August 10, 2012 Posted In Estate Planning
How do you want to die? It is a jarring question, to be sure. We start asking each other as children, but it seems the older we get, the more we shy away from the answer. When questions about our final days go from playful speculation to realistic planning, they can be uncomfortable for us and our family members, but they also become much more important.
Advanced directives are an ideal way to let your loved ones and your doctors know your wishes for your end-of-life care. The state of Colorado has authorized advanced directives so that your requests for your end-of-life care are honored by health care providers. These directives, otherwise known as a living will, are crucial in case you are no longer able to communicate the types of medical treatment that you would like to receive, and alternately, the treatments that you do not want to receive. Advanced directives are an essential part of estate planning and become a permanent part of your medical records.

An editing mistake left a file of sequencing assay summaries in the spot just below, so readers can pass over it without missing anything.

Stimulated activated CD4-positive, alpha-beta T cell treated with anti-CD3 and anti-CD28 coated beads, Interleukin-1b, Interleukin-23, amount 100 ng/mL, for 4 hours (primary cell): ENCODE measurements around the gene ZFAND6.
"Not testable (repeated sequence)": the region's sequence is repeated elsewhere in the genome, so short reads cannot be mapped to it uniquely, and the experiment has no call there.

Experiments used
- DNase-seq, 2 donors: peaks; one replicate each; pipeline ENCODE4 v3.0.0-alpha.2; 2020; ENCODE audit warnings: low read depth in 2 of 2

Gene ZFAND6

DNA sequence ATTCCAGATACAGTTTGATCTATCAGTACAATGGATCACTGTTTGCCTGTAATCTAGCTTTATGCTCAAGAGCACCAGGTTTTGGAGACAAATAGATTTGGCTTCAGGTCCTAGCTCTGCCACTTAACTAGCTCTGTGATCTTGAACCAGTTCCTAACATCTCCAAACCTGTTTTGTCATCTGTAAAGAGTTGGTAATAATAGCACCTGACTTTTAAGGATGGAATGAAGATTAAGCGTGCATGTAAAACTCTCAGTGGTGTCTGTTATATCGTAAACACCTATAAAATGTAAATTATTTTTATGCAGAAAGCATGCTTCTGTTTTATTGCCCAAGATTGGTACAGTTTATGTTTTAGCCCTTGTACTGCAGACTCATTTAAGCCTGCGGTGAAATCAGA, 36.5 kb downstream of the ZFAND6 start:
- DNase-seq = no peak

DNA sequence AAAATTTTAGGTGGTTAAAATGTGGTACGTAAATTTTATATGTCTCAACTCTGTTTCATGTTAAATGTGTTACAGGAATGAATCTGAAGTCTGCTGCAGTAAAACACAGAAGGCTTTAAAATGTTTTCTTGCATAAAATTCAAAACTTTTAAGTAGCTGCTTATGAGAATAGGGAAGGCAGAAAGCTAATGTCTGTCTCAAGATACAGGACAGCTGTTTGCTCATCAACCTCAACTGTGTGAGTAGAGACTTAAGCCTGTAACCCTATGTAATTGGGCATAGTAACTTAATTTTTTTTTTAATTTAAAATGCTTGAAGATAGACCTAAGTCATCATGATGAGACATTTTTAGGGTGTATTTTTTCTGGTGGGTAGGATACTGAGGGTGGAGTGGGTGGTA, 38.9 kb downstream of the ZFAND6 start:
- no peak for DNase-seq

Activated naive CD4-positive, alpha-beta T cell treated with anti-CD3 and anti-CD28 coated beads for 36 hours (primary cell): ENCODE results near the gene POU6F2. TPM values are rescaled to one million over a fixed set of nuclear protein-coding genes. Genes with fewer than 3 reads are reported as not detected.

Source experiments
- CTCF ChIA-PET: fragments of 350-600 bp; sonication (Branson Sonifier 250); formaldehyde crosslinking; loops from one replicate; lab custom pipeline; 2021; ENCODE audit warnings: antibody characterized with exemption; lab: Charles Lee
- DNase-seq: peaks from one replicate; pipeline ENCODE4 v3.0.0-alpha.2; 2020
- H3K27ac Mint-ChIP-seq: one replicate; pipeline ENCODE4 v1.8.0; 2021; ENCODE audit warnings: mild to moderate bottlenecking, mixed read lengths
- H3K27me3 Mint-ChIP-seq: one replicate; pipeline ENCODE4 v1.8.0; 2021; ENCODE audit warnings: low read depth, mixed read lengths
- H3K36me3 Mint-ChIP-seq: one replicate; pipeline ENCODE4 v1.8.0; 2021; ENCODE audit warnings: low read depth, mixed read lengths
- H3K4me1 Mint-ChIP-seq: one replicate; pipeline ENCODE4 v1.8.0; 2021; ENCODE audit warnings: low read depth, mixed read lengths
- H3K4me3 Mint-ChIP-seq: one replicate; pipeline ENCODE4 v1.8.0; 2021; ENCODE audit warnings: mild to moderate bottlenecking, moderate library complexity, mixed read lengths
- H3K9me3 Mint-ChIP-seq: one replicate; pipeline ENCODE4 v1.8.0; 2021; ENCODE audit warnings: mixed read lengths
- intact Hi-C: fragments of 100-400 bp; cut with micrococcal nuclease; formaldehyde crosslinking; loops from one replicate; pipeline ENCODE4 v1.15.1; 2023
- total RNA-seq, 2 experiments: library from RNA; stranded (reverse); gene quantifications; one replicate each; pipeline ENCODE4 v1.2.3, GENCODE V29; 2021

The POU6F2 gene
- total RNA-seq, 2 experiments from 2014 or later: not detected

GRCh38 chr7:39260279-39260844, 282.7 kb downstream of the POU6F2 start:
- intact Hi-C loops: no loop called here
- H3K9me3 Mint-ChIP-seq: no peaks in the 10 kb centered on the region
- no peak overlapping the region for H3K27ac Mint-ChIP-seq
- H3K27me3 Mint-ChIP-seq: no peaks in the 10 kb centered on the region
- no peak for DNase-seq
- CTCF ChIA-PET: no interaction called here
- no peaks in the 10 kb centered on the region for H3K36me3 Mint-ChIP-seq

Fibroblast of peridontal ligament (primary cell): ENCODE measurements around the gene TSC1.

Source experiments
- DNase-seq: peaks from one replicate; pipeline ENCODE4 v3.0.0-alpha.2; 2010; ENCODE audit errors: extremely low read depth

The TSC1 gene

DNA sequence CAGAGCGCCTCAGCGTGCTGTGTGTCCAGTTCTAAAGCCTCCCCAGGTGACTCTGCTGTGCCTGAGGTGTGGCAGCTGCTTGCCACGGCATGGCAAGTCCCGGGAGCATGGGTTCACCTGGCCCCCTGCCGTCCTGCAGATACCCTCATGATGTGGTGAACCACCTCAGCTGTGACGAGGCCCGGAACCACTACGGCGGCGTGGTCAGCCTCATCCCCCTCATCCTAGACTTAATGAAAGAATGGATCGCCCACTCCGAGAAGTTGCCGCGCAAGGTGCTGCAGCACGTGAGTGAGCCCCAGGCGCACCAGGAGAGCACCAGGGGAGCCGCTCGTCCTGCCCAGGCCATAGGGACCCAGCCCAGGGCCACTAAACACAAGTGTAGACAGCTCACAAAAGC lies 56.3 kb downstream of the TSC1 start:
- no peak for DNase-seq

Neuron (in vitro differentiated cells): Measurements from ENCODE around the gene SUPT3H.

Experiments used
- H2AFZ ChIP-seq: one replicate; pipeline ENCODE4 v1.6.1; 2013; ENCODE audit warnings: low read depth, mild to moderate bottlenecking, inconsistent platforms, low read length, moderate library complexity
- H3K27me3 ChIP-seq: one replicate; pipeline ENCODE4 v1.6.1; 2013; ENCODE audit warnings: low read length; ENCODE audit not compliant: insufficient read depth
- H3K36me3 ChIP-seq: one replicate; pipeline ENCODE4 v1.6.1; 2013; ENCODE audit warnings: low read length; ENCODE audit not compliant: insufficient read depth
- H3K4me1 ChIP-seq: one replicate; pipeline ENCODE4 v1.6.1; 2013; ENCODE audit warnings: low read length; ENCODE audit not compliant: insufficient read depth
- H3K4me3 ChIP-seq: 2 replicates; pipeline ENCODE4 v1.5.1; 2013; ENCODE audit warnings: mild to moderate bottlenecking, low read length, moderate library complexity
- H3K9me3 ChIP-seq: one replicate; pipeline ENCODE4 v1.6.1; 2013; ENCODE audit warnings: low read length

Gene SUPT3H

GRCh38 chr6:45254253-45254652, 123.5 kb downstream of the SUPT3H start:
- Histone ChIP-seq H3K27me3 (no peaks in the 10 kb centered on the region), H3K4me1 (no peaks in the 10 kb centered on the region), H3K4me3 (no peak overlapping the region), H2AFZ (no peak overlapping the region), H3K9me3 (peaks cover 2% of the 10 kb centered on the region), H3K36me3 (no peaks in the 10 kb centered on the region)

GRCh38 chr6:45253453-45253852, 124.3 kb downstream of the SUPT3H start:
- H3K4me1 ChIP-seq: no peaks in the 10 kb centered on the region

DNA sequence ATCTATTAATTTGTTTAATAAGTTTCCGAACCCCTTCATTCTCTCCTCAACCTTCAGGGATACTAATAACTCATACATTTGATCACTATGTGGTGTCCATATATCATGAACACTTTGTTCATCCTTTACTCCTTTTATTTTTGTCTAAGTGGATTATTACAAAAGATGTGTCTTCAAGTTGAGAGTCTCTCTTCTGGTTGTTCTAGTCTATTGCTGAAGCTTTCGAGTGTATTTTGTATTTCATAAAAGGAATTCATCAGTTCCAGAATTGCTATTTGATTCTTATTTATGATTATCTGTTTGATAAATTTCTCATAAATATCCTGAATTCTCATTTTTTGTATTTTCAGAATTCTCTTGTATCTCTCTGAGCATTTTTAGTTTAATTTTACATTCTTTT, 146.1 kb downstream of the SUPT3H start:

The directives would also specify who your designated agent is who will make medical decisions for you in the event that you are unable to make these decisions for yourself. A designated agent can be a family member, a close friend or other person who agrees, in good faith, to make decisions that would be compatible with your wishes. It needs to be someone that you can talk with and trust with your end-of-life decisions.
Some of these decisions are going to involve the types of life-sustaining care you receive, such as CPR and resuscitation orders, as well as preferences regarding breathing and feeding tubes. Other decisions involve the types of palliative care that you will receive, such as pain medication and symptom management, so that you are more comfortable. Medical providers have a legal obligation to carry out your advanced directives, or any directives made by your designated agent.
Since the majority of elderly people do need to be hospitalized in their final days, these advanced directives are imperative to talk about and to prepare while you are healthy and able enough to do so.
Source: BuffaloNews.com, “Getting a final health plan down on paper,” Henry L. Davis, July 24, 2012
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